Identifier

MSS.6.66

Date

7-5-1863

Subjects

United States--History--Civil War, 1861-1865; Bruen, Augusta Forrer--Correspondence; United States--History--Civil War, 1861-1865--Women

Notes

4 pages

Transcription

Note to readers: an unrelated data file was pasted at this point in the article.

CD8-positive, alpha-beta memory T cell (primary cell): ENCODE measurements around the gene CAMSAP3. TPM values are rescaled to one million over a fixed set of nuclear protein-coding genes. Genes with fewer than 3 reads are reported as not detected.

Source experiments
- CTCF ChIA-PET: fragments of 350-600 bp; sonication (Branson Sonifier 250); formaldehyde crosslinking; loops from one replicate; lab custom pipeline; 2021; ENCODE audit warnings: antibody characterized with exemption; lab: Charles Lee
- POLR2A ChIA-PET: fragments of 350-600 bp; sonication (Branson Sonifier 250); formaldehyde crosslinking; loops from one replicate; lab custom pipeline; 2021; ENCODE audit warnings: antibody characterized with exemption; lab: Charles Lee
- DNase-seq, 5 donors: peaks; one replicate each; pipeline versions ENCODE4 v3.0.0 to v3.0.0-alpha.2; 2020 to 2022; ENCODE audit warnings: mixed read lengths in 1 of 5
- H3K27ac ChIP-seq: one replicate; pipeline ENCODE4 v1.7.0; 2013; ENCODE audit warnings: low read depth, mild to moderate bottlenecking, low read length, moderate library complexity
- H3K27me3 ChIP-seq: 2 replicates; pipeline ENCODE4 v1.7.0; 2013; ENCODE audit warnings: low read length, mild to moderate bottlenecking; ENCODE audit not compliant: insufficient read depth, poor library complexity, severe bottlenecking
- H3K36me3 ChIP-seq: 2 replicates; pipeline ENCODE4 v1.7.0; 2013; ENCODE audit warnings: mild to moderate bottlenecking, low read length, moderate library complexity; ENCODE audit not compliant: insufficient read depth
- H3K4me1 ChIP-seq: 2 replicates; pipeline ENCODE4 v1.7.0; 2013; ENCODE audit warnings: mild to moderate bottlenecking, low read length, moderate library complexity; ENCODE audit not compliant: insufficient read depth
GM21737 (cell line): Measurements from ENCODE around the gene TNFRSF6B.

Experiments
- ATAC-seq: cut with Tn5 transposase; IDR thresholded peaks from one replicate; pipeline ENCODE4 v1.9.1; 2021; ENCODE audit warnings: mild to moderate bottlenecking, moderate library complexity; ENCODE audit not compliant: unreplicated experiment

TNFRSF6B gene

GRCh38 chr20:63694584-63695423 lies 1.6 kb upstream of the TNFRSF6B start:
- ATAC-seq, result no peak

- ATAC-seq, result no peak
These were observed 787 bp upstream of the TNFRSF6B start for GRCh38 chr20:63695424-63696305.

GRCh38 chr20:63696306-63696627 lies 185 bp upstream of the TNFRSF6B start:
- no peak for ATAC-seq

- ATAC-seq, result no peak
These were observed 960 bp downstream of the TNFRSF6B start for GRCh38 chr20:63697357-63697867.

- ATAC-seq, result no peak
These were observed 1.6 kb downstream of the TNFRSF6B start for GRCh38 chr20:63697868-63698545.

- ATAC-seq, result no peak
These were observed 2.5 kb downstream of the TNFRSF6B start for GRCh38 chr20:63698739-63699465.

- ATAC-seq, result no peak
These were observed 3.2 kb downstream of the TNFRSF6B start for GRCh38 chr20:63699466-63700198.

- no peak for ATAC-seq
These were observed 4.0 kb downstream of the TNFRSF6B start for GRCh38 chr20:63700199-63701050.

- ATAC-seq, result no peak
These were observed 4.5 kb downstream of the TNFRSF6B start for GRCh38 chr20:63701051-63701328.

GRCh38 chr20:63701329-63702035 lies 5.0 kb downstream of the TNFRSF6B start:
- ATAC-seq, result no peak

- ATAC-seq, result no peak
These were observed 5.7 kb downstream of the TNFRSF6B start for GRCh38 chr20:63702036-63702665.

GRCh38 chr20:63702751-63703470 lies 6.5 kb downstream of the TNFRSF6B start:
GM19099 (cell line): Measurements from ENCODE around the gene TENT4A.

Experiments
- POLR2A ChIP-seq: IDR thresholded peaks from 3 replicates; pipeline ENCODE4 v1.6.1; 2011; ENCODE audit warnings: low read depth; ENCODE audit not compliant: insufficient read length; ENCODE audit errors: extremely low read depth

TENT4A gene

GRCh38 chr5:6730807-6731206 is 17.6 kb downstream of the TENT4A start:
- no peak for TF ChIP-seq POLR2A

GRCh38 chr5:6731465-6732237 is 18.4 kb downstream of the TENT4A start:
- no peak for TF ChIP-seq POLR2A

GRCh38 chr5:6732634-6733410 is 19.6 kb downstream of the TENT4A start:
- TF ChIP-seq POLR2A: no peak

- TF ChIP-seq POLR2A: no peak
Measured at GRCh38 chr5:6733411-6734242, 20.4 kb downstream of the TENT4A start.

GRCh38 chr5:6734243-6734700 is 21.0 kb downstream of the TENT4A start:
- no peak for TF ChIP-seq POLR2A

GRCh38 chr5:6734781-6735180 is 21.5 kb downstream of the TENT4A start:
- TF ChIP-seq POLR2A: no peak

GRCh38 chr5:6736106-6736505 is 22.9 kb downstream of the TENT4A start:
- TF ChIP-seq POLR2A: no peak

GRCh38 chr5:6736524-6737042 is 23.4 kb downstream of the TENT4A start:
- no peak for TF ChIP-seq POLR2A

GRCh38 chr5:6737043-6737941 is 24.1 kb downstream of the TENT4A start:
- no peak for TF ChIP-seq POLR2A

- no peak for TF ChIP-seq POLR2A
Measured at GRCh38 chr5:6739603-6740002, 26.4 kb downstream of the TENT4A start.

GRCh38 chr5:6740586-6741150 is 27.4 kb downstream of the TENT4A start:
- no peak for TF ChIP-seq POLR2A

Dayton O. July 5th. 1863 Dear Luther, I am sitting up in the big chair today for the first time, it being the tenth day. As I have not yet borne my weight on my limbs, it is impossible to say whether I am better of my weakness or not. The tediousness of confinement to bed being over, there is nothing more to be done, but keep cheerful and try to get strong for the next three weeks (nearly) and then the tug of war will begin over again, taking care of four restless little beings. Poor Mother has her hands full now with three of them and I shall be glad when I am able to relieve her. She had one of her worst attacks of headache yesterday and past a dreary "Fourth." I understood the *Brough* meeting yesterday was quite large, and the day passed off pleasantly. A grand display of fireworks closed the proceedings; Sella and Robbie went to see it, but Frank was afraid and stai'd at home; he however saw a private display at Mr. West's who bought Dryden's house. Mr. W. belongs to Whalen & Wilson machine establishment. The two boys are rushing through the house playing "wild steam car" as Mary tells me. Poor Robbie has tumbled and crys as if a nap could end the matter. Sella admires her little sister more than her brothers do, and hangs round very anxious to know when she can nurse her. The wee thing grows finely and promises to be quite pretty. She was so fretful at first that I felt quite uneasy, but there has been a change for the better the last two or three days. I have heard my nurse speaking of different physicians, and changing physicians lately, and the thought suggested itself to me, that I ought to ask you what you would wish me to do in case of severe illness. I ask merely for your own satisfaction, as I feel perfectly willing to trust myself or family to Dr. Webster. I know however that Mrs. Brady and some others think it outrageous to trust to homeopathy, and unless I have you on my side I may be placed in a very embarrassing position some day. As far as I can hear Dr. W. has much to bear from the really ungentlemanly conduct of several of the physicians; the *Jeretts* call him a secessionist and Dr. Davis is persistently ugly with him; I don't think I could be induced to employ the latter person on any account, his disposition seems naturally very ugly. Don't forget to tell me distinctly your wishes in regard to this matter. I hope they may not be needed but it is best to be ready for any emergency. Dr. Webster does not talk any thing but Union sentiments, and denounces Vallandigham. What have you found out in relation to *the* Jewett notes that Father copied for you? You have never spoken of them. Your Saturday evening letters have not come till Monday, at least I am hoping the last one is only delayed till tomorrow. Send as many as you can; I almost live on them these days. - I suppose I must stop writing and fear this is a very unsatisfactory letter; I always wish I could know just how you will be feeling when my letter arrives so that I could try to suit it to your mood; but as that cannot be, I must write as I can, and hope you can always see the affectionate loving wife in all. I think I can do better than heretofore if we ever live together again. God grant the time may soon come! Love and kisses from all to thee Dearest One, Augusta

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